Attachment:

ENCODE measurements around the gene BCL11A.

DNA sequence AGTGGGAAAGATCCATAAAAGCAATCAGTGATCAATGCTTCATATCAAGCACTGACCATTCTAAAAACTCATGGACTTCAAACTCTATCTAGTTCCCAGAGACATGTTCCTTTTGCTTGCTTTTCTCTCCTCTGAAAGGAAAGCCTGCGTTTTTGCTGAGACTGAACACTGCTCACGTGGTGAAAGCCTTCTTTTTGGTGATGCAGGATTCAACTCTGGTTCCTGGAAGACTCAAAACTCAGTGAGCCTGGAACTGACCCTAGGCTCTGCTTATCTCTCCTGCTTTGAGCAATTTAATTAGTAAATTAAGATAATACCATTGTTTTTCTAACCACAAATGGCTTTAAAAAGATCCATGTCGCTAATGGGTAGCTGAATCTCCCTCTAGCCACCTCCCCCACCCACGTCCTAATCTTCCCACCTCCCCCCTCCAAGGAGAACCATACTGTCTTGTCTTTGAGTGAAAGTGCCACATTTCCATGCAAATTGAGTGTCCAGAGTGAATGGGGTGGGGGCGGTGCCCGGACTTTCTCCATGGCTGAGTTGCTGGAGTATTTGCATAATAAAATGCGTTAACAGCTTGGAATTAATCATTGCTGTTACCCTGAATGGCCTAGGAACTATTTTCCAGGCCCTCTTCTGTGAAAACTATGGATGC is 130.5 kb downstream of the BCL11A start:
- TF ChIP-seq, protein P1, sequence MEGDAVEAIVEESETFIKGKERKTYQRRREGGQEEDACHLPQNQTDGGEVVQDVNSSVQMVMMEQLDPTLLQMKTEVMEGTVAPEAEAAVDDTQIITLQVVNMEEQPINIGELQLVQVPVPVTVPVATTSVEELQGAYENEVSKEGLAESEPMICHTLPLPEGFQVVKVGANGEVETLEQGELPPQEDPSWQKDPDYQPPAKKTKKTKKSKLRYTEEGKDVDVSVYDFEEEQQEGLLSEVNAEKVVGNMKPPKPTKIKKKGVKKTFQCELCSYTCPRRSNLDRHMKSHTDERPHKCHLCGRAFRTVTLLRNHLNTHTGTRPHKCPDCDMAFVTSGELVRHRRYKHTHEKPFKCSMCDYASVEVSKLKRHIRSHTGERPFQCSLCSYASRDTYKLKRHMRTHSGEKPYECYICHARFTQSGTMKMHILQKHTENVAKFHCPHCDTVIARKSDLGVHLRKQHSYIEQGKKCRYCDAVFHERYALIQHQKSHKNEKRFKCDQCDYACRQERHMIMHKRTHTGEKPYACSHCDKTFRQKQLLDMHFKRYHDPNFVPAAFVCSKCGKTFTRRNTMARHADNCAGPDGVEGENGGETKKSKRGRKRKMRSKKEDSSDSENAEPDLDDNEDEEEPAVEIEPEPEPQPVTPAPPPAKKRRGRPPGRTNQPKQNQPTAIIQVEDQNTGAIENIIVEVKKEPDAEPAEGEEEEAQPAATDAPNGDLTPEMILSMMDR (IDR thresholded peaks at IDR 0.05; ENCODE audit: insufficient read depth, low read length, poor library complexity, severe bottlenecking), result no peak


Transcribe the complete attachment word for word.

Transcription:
ENCODE measurements around the gene BCL11A.

DNA sequence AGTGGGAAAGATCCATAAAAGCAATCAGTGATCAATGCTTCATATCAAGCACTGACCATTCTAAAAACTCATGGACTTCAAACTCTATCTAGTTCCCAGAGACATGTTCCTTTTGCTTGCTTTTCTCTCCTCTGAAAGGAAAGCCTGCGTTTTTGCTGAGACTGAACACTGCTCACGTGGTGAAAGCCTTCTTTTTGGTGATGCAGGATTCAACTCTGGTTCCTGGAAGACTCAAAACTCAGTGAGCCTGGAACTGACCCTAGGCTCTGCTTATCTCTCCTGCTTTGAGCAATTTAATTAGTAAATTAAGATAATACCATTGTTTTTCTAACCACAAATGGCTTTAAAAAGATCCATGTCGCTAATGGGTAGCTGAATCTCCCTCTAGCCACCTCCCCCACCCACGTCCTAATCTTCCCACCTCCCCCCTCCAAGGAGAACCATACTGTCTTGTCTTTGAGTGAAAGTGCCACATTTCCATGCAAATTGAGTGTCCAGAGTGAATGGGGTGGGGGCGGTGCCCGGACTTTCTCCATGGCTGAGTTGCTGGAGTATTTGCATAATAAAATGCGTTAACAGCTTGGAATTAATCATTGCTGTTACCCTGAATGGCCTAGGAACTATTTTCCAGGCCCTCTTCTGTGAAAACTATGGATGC is 130.5 kb downstream of the BCL11A start:
- TF ChIP-seq, protein P1, sequence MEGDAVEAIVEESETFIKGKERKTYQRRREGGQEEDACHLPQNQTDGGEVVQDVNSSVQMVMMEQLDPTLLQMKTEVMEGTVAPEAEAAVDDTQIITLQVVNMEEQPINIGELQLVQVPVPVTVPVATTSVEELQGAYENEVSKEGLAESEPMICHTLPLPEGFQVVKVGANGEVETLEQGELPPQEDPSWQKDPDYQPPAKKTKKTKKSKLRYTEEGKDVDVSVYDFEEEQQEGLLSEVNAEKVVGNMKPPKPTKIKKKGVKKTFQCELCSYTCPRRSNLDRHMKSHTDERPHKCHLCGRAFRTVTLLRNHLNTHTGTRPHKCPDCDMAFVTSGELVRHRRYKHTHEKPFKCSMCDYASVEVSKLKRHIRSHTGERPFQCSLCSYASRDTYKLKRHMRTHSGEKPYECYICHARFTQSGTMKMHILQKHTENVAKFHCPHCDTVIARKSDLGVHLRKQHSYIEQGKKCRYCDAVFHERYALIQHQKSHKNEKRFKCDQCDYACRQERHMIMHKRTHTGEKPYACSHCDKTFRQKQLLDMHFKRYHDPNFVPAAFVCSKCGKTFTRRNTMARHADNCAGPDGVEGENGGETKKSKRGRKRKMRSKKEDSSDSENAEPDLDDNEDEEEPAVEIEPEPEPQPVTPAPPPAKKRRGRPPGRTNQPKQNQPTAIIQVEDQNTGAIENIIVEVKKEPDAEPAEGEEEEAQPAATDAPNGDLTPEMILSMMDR (IDR thresholded peaks at IDR 0.05; ENCODE audit: insufficient read depth, low read length, poor library complexity, severe bottlenecking), result no peak